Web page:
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Agile Certification beyond the CSM...

| by Ben Hughes Follow 0 Followers on Jun 15, 2007. Estimated reading time: 1 minute |
Scott Ambler voices his opinions on the topic of Agile certification in his report about Certification in the agile workplace. Scott reflects on different styles of certification based around the effort required to achieve them, and broaches the topic of the controversial Scrum Master certification (CSM).

Scott goes on to say:
From discussions on several mailing lists, it is very clear that people who aren't a CSM recognize the deception, people who are CSMs recognize the deception, and even the CSM trainers recognize the deception. Yet the CSM program carries on ....... It is clearly deceptive to claim that you're a "certified master" of something after taking a two-day course. Although an argument currently rages within the Scrum community over whether the problem is the use of the word "Certified" or "Master," this serves merely to distract people from the real issue.
Scott discusses the kind of experience-backed courses that could be applicable to the Agile world, and draws some ideas from other certification programmes that he feels set the certification standard for the IT industry, and outlines the characteristics of what he believes a successful certification should be:
  • To be meaningful, a good program includes training, examination, and hands-on internship/apprenticeship.
  • It should provide a clear learning path while at the same time be flexible enough to meet the needs of the individual.
  • A multi-tiered certification program gives people a framework in which they can manage their career path.
  • Should be open and visible. It is critical that people from the outside should be able to look under the covers to verify that it's not being abused.
Given the adverse climate of discussion on the Scrum Development mailing list, and the seemingly ubiquitous proliferation of Scrum Masters, what elements do you think should be included in a future Agile Certification programme to ensure it has the community integrity it deserves?

Related news: read Pete Behrens' call for more serious consideration of certification, and other news on InfoQ about Certification.

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Certification is a scam by Jonathan Allen

Certification in processes like Agile are essentially a scam to bilk unsuspecting people out of their traning budget. There hasn't ever been a process-based certification hasn't been discreditied or outright corrupted.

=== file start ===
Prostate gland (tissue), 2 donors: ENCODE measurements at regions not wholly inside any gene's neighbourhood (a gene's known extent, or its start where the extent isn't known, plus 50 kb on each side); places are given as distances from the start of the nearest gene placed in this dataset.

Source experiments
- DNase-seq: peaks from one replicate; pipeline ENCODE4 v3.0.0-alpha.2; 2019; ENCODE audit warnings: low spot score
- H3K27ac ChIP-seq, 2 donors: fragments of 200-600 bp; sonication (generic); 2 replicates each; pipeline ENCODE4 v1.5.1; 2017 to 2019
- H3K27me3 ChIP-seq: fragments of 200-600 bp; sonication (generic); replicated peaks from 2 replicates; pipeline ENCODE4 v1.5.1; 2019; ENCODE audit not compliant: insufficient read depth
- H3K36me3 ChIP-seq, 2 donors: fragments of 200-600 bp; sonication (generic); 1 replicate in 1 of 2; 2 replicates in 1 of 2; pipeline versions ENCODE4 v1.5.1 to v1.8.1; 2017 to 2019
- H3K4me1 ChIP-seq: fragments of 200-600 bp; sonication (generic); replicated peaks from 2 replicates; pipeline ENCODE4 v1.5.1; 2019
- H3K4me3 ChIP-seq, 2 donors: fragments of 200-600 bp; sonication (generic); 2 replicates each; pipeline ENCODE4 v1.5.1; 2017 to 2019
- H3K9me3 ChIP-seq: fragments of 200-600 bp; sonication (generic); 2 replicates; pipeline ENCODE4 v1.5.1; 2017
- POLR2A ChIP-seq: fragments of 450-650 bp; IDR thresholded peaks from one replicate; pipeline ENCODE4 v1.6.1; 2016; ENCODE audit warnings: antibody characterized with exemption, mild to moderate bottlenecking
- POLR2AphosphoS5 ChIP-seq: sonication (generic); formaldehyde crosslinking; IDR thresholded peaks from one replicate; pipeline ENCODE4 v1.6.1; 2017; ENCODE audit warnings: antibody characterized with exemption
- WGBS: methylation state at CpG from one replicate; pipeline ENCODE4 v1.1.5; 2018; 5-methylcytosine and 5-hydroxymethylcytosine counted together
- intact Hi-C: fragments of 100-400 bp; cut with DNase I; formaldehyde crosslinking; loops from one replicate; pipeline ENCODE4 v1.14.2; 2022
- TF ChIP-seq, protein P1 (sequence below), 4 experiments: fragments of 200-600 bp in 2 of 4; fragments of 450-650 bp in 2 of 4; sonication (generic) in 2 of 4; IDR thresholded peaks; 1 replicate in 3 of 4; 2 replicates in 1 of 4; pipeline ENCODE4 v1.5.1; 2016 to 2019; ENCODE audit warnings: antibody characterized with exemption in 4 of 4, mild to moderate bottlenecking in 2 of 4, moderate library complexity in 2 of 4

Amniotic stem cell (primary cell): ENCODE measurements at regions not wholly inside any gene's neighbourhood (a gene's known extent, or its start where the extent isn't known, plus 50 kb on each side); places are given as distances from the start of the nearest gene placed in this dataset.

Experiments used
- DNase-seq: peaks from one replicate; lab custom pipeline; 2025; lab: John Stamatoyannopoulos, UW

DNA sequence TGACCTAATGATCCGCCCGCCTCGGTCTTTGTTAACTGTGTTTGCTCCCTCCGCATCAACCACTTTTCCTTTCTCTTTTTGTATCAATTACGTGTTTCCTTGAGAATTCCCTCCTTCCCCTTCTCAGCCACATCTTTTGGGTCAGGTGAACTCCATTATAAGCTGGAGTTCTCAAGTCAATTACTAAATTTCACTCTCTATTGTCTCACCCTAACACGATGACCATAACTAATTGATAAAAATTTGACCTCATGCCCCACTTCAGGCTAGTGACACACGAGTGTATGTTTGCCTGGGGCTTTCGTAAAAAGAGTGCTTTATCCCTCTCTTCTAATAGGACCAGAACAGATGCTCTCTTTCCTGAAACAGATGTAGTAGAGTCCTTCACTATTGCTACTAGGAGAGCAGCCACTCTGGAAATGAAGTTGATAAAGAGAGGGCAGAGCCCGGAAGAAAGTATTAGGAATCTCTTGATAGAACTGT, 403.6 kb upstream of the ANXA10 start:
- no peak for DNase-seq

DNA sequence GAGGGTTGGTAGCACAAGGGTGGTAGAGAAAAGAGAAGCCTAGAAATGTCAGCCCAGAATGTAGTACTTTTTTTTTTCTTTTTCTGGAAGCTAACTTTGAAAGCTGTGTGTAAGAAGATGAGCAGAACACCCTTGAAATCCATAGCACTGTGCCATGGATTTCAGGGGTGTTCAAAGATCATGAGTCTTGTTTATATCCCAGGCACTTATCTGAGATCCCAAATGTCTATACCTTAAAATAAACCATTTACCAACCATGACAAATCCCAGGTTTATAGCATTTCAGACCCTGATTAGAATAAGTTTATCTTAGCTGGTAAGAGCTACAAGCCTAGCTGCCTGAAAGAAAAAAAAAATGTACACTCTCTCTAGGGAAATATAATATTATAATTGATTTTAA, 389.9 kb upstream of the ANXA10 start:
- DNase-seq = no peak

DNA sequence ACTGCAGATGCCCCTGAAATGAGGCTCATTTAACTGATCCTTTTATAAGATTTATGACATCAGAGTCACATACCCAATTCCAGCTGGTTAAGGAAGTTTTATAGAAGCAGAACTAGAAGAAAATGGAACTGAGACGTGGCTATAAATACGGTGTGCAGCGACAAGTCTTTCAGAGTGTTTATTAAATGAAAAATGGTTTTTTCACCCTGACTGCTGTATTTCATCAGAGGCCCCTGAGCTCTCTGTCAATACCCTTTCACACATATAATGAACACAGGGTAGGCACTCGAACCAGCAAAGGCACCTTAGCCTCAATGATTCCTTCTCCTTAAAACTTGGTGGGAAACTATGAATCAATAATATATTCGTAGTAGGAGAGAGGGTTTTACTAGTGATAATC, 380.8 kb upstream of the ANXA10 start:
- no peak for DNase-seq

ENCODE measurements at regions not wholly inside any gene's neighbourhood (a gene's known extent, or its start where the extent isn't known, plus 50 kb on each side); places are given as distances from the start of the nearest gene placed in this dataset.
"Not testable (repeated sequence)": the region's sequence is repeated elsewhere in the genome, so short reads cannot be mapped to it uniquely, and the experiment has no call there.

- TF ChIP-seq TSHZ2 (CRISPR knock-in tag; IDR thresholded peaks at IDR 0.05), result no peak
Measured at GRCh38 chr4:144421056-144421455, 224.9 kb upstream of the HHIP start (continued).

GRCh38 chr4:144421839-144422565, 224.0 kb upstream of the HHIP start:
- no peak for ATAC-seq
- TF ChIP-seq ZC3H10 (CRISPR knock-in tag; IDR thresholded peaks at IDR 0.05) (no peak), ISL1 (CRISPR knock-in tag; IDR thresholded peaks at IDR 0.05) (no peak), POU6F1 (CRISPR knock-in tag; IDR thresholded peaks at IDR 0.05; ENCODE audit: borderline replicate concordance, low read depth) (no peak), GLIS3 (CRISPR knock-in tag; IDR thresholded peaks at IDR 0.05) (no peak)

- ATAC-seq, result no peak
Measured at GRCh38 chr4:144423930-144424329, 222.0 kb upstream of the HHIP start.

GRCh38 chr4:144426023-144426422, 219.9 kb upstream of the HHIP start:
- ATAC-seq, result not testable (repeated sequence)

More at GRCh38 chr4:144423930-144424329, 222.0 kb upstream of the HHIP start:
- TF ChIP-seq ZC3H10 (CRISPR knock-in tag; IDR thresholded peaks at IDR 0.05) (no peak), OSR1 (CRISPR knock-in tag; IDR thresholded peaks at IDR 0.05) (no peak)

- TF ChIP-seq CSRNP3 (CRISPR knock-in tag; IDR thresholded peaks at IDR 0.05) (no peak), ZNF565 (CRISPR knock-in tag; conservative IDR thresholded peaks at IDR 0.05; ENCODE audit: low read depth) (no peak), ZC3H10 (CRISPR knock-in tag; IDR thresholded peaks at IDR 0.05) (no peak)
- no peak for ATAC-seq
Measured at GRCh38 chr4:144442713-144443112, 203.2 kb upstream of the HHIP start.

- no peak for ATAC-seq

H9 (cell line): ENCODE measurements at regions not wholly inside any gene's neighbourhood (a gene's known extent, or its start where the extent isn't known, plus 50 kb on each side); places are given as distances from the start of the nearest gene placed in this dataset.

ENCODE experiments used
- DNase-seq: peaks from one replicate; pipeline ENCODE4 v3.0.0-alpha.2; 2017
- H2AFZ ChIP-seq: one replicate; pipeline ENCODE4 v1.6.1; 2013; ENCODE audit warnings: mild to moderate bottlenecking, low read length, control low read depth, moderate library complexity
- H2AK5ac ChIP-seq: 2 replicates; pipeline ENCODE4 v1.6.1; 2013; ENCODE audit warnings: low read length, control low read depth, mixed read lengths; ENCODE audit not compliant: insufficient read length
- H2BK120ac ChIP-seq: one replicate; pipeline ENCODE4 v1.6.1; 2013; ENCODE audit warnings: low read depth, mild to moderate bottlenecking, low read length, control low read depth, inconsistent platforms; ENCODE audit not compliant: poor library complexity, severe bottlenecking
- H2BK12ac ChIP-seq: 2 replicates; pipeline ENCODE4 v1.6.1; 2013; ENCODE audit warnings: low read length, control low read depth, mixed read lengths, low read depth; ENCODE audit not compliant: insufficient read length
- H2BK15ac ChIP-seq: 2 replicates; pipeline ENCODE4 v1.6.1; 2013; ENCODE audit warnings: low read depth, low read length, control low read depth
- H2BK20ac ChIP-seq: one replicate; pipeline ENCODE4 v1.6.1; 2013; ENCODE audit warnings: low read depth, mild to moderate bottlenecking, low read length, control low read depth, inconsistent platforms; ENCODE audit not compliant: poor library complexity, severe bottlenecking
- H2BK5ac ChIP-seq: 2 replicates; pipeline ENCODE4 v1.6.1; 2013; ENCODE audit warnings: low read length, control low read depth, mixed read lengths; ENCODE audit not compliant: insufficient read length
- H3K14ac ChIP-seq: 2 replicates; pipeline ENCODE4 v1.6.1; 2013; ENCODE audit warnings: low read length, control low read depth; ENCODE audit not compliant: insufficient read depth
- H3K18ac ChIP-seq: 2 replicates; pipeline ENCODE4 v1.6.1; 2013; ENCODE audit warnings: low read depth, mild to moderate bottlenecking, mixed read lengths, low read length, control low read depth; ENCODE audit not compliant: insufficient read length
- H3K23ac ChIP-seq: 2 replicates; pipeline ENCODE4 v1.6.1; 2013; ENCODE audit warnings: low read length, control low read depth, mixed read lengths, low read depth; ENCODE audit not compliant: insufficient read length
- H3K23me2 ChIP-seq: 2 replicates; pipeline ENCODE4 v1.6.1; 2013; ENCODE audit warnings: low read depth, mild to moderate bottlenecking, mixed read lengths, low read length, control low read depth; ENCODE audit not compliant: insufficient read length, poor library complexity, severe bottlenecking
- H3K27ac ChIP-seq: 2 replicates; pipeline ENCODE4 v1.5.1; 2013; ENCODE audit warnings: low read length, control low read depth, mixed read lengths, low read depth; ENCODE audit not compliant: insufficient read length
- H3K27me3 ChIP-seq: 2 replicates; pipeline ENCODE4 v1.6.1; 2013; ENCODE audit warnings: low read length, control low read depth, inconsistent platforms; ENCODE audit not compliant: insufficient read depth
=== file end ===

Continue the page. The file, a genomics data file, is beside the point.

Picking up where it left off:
Consider CMM and CMMI. You can make some big money as an auditor, especially when defense contractors bribe you to get the rating that allows them to even bid on contracts.

Then there is six-sigma, which is the same nonsense with a cool karate belt theme.

ISO 9001 is by far my favorite. To get certified all you need to do is have a process. Even if your process is "Ignore all bugs until the customer is screaming, then drop everything and fix them.", counts so long as you write it down.

What would an Agile certification be anyways? By its very definition any answer you give is right so long as you back it up with "We tried it and it works for us."

What about "Certified Scrum Apprentice" ? by Stephane Boisson

Make more sense to me..

Re: Certification is a scam by Amr Elssamadisy

Scams aside - there is a problem that needs a solution. The problem is: how do I get people who know how to practice 'X' correctly?

Let's be fair- consultants will tell you they know this thing inside-out and backwards and will claim that THEY have done wonders with Agile (whatever that is exactly varies...)

So - how do you suggest solving the problem? Or is there not a problem to start off with?

By the way - I'm not in favor of certification as it always have been done. But we need a solution other than "Certification is stupid so we won't do it."

Something like "Certification is stupid and therefore we should do X instead to solve the existing problem" is a better approach. Unfortunately, I have no idea what X is at this point in time.

Re: What about "Certified Scrum Apprentice" ? by Deborah Hartmann

I believe I've seen this title inside an organization somewhere... in an organization it makes sense, where there is a program an apprentice can follow - making books available and allowing them to shadow or help more senior practitioners.

However, as a purely classroom experience of certification, the active sense of apprenticeship is not so clearly present: you sat thru the class... what are you doing now?

Re: Certification is a scam by Bruce Rennie

Ok, the problem is: "How do I get people who know how to practice 'x' correctly"?

1. Define "correctly".
2. How does certification prevent customers from hiring people that don't know what they're doing? If certification was a guarantee, there wouldn't be malpractice lawsuits.

I've done both the CSM and PMP. I mostly did it just for knowledge. In both cases I wish I had my money back. If there were to be some sort of agile certification tomorrow, I would not sign up for it. I would continue to practice as I always have. If, at some point, it became impossible to get a job without this certification, I would grudgingly comply, no doubt finding myself a few thousand dollars poorer and absolutely no wiser.

Since neither you or I knows what we should do to solve the problem, I suggest we do the simplest thing possible: nothing.

Need reference to Source Report by Kripanidhi S.M.

Can you please provide me the reference of where this report of Scott Ambler cited above, was published. I wish to read it in full.

Re: Need reference to Source Report by Deborah Hartmann

Thanks for the heads up. Done :-)

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